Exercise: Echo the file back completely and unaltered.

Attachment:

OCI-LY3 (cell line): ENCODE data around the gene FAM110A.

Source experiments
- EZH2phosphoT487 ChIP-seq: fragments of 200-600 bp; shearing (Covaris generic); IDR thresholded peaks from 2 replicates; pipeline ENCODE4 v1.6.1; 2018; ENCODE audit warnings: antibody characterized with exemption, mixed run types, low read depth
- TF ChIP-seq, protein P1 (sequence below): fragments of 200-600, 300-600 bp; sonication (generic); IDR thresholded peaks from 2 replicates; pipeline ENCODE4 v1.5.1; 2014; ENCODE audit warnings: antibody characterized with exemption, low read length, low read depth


OCI-LY3 (cell line): ENCODE data around the gene FAM110A.

Source experiments
- EZH2phosphoT487 ChIP-seq: fragments of 200-600 bp; shearing (Covaris generic); IDR thresholded peaks from 2 replicates; pipeline ENCODE4 v1.6.1; 2018; ENCODE audit warnings: antibody characterized with exemption, mixed run types, low read depth
- TF ChIP-seq, protein P1 (sequence below): fragments of 200-600, 300-600 bp; sonication (generic); IDR thresholded peaks from 2 replicates; pipeline ENCODE4 v1.5.1; 2014; ENCODE audit warnings: antibody characterized with exemption, low read length, low read depth